The destruction of cultural heritage was inescapable in Prizren; minorities from each community have made and continue to make attempts to erase memory and rewrite history, constructing an alternative narrative to the multicultural, multiethnic ones that were known and lived by the majority of people of every community.
In each landscape, place and site, I built my photographic archive in the order that cultural heritage was revealed to me as I walked around, so that it formed a somewhat coherent social geography, in some sense correspondent to those social geographies experienced by locals.
On my first full day in Prizren, I returned to where I had been dropped off by the bus and walked back down through the centre and into the old town. I was stunned by what I found. At 2.50pm on the 17th of July 2005, I observed that:
The Orthodox material here isn't just attacked, damaged or even destroyed; it's obliterated and abused. It's not just burned out or torn down; it's gutted then filled with waste. 'Houses', of which only the four walls remain, are overflowing with rubbish; 'churches' are overgrown with weeds.Participants have been afforded anonymity. Formatting has been changed to make it easy to read in a blog.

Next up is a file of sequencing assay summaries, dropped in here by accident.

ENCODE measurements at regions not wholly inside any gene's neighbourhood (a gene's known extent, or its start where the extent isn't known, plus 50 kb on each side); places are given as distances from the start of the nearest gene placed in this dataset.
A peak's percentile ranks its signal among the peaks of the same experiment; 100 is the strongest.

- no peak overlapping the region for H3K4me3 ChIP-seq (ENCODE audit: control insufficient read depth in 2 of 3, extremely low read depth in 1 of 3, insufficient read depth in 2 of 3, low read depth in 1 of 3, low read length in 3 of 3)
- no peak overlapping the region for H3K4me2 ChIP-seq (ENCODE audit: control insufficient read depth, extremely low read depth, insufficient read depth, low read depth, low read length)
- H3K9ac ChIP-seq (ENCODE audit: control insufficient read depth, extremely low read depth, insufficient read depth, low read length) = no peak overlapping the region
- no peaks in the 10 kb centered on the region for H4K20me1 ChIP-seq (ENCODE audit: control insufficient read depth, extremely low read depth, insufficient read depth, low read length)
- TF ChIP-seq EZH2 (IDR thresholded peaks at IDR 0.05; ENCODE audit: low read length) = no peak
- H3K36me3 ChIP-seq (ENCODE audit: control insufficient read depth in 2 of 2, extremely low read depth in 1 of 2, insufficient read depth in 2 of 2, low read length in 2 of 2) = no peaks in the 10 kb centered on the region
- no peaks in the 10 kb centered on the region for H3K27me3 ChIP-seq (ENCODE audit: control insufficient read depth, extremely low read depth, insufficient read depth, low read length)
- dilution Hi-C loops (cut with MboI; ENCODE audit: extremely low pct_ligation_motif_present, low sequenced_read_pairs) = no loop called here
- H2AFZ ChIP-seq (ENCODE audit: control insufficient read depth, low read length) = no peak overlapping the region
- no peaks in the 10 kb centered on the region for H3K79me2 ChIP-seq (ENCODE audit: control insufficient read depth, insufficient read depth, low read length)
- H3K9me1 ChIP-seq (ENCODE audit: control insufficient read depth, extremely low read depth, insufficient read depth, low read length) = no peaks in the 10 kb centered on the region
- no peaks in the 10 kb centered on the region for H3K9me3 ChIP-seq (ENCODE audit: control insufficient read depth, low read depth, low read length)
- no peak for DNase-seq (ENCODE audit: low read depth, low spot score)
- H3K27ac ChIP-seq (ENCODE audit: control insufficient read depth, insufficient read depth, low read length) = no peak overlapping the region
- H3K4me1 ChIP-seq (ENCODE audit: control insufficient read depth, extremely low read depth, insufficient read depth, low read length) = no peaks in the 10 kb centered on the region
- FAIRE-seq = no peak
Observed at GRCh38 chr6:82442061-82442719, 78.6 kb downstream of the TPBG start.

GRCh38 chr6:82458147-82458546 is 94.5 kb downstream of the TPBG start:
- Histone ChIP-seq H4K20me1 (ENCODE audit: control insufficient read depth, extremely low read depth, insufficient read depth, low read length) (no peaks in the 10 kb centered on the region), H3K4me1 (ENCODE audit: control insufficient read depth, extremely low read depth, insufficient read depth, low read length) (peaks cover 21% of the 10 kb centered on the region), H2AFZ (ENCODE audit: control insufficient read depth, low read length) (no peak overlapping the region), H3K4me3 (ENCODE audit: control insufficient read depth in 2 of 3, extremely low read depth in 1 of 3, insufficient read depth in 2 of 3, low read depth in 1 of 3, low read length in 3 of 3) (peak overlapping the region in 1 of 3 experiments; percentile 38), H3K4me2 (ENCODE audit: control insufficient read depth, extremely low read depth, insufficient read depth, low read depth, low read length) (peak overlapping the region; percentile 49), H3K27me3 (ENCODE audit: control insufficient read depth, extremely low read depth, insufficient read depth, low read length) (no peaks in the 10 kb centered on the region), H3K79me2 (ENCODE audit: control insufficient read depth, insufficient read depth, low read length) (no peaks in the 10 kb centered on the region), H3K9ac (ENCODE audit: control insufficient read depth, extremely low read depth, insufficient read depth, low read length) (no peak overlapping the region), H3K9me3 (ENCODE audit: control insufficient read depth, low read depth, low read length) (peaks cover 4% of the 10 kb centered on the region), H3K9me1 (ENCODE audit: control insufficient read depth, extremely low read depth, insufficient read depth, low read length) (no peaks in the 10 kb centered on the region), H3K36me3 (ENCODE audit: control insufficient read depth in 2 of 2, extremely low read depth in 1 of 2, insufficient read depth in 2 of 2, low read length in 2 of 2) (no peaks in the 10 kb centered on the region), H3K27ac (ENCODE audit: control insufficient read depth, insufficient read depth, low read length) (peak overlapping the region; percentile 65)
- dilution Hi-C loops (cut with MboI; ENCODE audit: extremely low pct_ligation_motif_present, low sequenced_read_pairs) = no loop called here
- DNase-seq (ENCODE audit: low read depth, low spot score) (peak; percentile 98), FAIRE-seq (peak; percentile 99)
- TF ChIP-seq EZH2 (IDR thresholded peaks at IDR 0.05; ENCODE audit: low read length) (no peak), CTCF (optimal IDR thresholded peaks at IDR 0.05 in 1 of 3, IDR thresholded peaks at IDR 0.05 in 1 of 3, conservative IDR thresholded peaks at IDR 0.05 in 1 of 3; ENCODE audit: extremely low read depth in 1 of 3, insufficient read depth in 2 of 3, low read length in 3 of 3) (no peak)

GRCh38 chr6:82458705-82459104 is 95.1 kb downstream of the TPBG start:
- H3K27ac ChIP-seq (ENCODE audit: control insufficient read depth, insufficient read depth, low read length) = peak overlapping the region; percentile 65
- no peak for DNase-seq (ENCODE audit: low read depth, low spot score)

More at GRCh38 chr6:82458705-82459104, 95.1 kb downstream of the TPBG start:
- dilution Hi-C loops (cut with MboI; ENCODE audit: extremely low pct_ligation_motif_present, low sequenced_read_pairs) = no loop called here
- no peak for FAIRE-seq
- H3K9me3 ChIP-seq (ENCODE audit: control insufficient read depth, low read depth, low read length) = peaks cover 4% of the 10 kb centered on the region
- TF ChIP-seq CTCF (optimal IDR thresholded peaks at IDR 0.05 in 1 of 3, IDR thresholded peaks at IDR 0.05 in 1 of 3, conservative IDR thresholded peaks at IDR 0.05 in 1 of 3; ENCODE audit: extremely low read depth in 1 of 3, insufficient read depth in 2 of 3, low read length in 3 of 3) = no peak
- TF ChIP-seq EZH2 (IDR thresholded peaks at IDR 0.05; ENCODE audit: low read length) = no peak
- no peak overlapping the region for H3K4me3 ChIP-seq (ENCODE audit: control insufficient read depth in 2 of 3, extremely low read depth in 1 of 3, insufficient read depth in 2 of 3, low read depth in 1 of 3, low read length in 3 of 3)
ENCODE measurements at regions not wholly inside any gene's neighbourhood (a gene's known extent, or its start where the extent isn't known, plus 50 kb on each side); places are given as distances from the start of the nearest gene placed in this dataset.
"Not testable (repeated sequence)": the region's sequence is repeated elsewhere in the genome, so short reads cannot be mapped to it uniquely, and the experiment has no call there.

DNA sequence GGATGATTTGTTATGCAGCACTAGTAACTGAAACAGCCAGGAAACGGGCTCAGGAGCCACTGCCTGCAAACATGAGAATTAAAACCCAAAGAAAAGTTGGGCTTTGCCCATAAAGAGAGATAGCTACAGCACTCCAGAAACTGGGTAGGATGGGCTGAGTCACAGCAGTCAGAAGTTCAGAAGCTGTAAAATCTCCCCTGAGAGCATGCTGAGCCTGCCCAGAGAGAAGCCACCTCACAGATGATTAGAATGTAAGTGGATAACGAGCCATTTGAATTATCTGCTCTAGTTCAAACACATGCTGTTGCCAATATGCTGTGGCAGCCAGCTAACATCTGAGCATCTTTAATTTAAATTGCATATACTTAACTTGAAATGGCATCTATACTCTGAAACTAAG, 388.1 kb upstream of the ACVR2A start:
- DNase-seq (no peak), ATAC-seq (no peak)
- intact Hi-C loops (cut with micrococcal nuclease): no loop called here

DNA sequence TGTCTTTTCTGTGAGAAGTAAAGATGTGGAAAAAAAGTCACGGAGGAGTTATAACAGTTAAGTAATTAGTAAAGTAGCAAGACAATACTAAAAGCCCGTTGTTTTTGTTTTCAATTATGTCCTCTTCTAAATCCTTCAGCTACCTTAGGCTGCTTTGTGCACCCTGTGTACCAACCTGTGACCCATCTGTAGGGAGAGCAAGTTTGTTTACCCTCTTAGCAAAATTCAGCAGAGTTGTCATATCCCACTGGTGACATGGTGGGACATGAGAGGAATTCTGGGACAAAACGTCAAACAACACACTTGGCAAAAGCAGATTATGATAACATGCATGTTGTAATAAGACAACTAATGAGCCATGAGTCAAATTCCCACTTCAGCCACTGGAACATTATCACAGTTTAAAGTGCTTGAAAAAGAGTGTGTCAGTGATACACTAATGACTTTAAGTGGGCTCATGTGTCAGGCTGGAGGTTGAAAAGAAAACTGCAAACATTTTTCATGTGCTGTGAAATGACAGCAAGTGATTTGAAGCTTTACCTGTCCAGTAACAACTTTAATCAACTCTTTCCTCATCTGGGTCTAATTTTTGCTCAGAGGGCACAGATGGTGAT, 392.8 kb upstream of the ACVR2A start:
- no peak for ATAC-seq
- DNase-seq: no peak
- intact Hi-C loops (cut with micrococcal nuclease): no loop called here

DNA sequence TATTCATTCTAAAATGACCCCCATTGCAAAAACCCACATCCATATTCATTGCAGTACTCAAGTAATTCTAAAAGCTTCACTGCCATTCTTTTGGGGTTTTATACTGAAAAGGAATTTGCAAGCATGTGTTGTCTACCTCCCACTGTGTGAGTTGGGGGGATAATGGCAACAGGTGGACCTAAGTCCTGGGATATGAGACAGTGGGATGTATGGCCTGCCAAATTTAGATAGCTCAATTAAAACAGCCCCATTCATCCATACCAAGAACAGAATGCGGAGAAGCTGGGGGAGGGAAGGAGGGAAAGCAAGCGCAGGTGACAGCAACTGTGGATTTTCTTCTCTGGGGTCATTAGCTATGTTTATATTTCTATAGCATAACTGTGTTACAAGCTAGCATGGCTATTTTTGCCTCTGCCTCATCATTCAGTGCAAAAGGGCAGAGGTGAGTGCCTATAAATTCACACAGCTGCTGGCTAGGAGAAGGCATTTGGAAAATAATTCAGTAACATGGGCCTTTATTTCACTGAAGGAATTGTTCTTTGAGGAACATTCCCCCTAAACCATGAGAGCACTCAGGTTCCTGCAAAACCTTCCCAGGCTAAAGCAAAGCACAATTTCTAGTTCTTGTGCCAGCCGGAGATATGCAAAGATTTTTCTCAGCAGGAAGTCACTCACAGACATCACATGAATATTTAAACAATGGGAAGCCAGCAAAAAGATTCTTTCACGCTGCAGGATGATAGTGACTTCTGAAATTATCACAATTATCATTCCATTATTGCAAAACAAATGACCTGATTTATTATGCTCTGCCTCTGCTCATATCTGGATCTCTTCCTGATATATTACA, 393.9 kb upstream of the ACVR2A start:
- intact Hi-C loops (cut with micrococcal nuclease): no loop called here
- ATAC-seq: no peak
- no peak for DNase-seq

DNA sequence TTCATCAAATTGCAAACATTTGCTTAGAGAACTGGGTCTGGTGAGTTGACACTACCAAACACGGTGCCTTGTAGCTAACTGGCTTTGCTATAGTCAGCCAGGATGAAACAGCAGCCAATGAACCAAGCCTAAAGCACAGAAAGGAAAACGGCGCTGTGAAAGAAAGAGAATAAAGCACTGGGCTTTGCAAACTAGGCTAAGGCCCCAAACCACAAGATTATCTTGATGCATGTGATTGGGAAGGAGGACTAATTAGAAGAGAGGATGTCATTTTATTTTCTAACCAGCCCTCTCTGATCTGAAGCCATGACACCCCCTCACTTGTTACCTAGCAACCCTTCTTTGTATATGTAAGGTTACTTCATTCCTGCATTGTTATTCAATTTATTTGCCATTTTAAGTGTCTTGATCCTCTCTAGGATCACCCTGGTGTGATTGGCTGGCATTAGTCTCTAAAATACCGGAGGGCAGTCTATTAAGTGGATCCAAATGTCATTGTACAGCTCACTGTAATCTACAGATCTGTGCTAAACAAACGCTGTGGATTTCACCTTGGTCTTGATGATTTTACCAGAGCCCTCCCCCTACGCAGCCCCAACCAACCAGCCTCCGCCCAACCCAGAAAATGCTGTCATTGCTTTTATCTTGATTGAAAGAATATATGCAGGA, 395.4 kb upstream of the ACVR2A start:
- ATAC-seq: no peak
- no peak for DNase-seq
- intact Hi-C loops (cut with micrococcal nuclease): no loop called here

The material remains of the Orthodox community, like the Muslim one before it, are being made to appear as if they were ancient ruins, only re-emerging to our view as the ruined city is reclaimed by its reconstruction and development. The material remains, however, live on in and as ruins, invested with and embodying memories - of both the place's multicultural past and its sectarian present.
The destruction may seek to erase memory and history, but it merely reinscribes them, albeit with a new narrative. These are the scars scored in Prizren's community's flesh, as the graveyards were in Sarajevo's and as the monuments were in Budapest's, but Budapest's scars were healing; these are still open wounds.
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